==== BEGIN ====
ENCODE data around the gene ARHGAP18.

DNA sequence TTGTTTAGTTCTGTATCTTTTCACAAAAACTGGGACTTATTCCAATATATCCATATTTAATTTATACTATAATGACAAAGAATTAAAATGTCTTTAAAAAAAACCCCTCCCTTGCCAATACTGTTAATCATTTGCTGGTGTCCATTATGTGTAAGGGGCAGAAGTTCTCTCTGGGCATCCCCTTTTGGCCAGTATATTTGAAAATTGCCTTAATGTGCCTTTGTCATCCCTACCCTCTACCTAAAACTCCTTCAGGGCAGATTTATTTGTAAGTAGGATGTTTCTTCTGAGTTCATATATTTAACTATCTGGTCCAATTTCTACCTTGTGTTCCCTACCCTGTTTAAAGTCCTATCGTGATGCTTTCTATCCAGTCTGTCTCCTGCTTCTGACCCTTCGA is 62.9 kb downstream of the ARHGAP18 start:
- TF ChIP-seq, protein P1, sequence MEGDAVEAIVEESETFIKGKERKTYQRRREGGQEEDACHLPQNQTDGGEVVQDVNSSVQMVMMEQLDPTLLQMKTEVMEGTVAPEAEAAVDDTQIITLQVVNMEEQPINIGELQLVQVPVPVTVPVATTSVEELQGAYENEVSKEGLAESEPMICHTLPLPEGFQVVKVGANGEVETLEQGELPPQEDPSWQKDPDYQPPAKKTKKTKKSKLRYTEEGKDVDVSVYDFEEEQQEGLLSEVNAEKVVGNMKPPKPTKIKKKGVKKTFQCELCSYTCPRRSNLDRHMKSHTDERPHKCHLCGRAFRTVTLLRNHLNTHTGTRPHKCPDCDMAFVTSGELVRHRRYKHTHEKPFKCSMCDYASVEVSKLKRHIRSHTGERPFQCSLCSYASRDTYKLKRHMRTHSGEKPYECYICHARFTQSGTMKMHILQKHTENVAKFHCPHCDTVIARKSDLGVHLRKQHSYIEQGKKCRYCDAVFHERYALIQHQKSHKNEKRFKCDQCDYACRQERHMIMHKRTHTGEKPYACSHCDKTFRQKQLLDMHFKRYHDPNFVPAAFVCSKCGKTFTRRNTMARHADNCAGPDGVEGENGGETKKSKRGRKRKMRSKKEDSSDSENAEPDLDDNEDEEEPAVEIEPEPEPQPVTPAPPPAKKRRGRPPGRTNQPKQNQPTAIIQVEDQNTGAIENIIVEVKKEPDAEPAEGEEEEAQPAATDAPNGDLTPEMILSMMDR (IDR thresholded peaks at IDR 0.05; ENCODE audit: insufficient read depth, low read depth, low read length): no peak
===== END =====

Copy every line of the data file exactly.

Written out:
ENCODE data around the gene ARHGAP18.

DNA sequence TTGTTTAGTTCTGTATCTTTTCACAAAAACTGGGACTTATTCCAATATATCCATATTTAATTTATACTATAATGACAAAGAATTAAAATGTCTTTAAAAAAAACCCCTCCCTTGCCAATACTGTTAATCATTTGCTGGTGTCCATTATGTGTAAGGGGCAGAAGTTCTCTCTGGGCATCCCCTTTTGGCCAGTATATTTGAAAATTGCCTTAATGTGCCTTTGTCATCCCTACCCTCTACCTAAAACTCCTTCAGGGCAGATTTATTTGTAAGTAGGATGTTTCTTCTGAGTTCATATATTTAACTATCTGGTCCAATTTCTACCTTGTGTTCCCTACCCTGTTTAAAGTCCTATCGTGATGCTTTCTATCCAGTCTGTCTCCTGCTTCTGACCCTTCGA is 62.9 kb downstream of the ARHGAP18 start:
- TF ChIP-seq, protein P1, sequence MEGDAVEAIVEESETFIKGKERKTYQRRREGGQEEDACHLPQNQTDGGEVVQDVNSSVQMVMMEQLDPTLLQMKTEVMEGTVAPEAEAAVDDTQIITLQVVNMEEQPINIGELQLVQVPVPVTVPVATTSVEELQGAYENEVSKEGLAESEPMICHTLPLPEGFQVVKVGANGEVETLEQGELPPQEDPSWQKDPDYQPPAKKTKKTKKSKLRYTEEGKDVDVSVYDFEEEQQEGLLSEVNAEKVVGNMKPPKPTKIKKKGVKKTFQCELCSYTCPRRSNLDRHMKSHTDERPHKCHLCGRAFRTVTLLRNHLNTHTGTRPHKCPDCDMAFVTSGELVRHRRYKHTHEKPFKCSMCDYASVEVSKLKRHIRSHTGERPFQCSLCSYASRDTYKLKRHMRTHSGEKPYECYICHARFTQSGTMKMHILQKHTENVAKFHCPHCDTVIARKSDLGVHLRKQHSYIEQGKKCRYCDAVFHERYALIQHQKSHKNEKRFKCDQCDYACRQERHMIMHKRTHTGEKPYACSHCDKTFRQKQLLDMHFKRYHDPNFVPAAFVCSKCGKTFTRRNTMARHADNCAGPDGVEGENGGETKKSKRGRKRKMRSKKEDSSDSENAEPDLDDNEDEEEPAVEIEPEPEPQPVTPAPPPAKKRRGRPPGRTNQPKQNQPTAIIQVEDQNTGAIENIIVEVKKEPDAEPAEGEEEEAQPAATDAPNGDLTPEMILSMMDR (IDR thresholded peaks at IDR 0.05; ENCODE audit: insufficient read depth, low read depth, low read length): no peak